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Everyone grew up with the well-known set of nursery rhymes, such as Jack and Jill, or Peter Peter, Pumpkin Eater, and all the others. The visual imagery invoked by these stories is vivid, such as three blind mice running away from a madwoman with a knife, while Jack made a wild leap over a flaming candle. Best of all for wild imagery, however, would have to be Hey Diddle Diddle.

But these nursery rhymes, most of them, came from historical events or situations. Most of the most popular ones came from British politics, in fact, and were invented as a way of spreading gossip about royalty. And while these rumors and stories have no bearing on our lives anymore, the rhymes they produced have lived on in our lives.

Mind you, a lot of these histories are subject to interpretation. Every rumor about where a story came from is just that, another rumor. You may have heard different stories of where these started, and you may be right.

Peter, Peter, Pumpkin Eater,
Had a wife and couldn’t keep her,
Put her in a pumpkin shell,
And there he kept her, very well.

My personal favorite. Peter was a poor man who had an unfaithful wife. She kept cheating on him (couldn’t keep her), so he had to find a way to stop her running around. His solution, fairly common in the middle ages, was a chastity belt (pumpkin shell). For those who don’t know, a chastity belt is roughly a pair of metal underwear with lock and key, so that no one could enter the private region of the woman except whoever held the key, usually her husband. And as the rhyme goes, once her put her in that belt, he kept her very well.

Ring around the rosies,
Pocket full of posies,
Ashes, ashes,
We all fall down.

This one is very sick, and perhaps the most well known story behind the rhyme. This was about one of the black plagues, where symptoms included circles around the eyes (ring around the rosies), and coughing up dried blood from the lungs, resembling ashes. The pocket full of posies was a medieval belief that posies held some curative measures against the plague, so carrying around that flower would keep you safe. Finally, the last line spells out the unavoidable ending to the story, of everyone falling down, dead.

Rub-a-dub-dub,
Three men in a tub;
And who do you think they be?
The butcher, the baker,
The candlestick-maker;
Turn 'em out, knaves all three!

I like this one. Why would these three men be sharing a bath? Latent homosexuality, maybe? Not enough water for three individual baths? No, this is a case of not hearing the whole joke, just the punchline. The part of the story we aren’t getting was the setting. A fair side-show, where three young, beautiful women were sitting in a bath-tub, entertaining a mostly male audience, when three of the men jumped up and climbed in with the girls, to be promptly thrown out again by the fair manager. Just three, horny, working folk. Oh and maybe the tub is in reference to some old boat called a curragh or coracle, but that's not as fun is it?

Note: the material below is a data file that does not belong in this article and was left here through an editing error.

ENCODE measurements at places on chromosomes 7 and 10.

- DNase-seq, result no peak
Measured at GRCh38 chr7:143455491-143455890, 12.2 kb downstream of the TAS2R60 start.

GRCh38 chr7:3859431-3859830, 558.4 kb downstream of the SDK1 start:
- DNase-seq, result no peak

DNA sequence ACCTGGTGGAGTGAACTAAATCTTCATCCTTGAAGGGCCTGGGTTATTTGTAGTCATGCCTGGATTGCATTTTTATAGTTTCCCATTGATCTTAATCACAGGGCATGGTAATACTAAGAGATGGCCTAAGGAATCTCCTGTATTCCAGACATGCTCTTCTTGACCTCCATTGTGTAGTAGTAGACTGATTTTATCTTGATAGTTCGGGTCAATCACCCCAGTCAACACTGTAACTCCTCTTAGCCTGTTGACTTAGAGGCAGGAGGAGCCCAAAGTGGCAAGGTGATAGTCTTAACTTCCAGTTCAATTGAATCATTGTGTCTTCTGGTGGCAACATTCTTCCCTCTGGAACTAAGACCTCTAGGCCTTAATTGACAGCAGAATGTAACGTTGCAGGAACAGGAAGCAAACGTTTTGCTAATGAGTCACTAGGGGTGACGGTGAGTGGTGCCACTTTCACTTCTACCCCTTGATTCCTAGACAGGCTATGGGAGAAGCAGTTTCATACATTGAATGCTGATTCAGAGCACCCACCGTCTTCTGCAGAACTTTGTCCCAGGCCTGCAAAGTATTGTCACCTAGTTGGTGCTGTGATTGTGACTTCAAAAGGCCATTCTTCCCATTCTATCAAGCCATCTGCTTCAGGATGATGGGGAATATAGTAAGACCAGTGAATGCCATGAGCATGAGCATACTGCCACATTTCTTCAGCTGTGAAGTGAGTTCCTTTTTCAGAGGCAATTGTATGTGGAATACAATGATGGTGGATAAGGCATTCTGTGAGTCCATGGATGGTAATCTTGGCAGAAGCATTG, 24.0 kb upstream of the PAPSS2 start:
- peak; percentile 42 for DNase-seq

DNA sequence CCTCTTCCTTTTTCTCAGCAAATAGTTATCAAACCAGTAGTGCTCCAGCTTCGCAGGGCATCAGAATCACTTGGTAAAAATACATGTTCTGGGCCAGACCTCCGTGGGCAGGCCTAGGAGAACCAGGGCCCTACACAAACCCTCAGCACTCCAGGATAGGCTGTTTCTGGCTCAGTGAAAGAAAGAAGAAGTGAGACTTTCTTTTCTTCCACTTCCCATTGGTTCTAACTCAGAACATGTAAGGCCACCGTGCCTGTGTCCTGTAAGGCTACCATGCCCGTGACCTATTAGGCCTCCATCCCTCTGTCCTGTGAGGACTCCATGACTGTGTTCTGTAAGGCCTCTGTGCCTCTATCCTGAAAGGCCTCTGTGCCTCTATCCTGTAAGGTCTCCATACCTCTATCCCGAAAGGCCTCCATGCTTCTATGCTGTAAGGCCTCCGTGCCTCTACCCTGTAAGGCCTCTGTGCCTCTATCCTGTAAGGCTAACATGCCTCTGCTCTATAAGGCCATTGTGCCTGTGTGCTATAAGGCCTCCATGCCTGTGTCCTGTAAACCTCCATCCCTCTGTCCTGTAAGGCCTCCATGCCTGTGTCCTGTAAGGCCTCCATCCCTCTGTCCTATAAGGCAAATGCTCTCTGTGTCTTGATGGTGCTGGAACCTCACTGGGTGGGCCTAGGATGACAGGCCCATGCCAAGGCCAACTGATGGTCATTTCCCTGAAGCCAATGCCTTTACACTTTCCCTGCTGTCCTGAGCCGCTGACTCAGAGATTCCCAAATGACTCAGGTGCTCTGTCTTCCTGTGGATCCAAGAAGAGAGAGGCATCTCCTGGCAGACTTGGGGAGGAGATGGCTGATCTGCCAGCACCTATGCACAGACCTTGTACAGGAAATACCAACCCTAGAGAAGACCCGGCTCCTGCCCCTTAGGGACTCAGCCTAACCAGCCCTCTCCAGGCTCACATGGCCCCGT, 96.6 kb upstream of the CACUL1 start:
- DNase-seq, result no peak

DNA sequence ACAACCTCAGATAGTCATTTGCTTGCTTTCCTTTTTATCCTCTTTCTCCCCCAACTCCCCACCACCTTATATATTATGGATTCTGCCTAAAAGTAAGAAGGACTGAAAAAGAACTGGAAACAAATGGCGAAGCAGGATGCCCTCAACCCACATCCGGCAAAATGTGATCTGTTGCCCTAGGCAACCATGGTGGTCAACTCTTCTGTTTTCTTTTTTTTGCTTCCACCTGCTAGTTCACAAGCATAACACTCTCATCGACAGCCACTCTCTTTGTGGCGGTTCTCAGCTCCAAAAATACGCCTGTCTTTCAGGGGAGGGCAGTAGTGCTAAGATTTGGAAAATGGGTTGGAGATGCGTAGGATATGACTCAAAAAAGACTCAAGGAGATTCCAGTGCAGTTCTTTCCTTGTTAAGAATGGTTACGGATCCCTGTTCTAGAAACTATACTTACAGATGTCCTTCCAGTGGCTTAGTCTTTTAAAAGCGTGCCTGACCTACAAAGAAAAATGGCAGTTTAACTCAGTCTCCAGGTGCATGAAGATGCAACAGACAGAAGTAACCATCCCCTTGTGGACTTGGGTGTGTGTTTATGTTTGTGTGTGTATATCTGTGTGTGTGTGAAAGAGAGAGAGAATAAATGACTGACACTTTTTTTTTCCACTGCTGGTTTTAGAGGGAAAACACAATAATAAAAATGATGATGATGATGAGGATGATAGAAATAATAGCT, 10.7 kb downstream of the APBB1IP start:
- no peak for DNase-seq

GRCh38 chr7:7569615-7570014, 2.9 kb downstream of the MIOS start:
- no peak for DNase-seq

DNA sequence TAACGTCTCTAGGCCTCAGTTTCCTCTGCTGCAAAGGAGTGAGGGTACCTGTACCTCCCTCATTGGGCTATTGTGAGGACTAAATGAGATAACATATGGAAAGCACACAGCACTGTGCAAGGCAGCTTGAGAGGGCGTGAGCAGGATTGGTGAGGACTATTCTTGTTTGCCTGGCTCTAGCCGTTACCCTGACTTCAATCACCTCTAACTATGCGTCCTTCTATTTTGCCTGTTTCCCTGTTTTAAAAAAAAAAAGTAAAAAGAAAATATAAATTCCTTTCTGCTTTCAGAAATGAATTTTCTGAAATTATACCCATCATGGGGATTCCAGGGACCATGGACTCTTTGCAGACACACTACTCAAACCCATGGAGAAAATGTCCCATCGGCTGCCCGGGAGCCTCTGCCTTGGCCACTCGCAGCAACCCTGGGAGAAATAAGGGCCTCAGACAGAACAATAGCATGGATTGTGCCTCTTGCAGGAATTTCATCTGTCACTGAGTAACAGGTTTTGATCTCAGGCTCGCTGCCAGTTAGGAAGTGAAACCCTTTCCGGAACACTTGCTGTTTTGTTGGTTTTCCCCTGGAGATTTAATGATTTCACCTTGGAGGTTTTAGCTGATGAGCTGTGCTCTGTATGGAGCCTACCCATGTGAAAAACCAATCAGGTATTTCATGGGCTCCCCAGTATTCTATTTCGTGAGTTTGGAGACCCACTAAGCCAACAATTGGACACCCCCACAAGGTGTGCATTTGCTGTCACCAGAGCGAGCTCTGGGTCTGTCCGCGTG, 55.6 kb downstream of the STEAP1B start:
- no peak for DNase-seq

Jack be nimble,
Jack be quick,
Jack jump over,
The candlestick,

This one doesn’t have any intrigue or politics in it, just part of a celebration. Though fire jumping draws its root from the pagan tradition, this nursery rhyme is in reference to the tradition in wedding celebrations. During the festivities, a candle was set up, and people took turns trying to jump over the candle. If you extinguished the flame, you were due for a year of bad luck, but if the candle remained lit, a year of good luck was to follow. Of course, another part of wedding celebrations was drinking alcohol, so the people who got really drunk would likely be the people stuck with the bad luck.

As you can see, almost every nursery rhyme has a story behind it. Humpty Dumpty was actually King Richard III, and the famous farmer’s wife from the Three Blind Mice was supposedly Queen Mary I. Baa Baa Black Sheep was about taxation, and The Old Woman Who Lived In a Shoe was referring to the British Empire trying to control its colonies.

Yet children year after year recite these stories, not knowing the original joke or gossip hidden within, not really caring is Jack Sprat was King Charles I. The fake stories that we invent for the rhyme now are much more fun, anyway.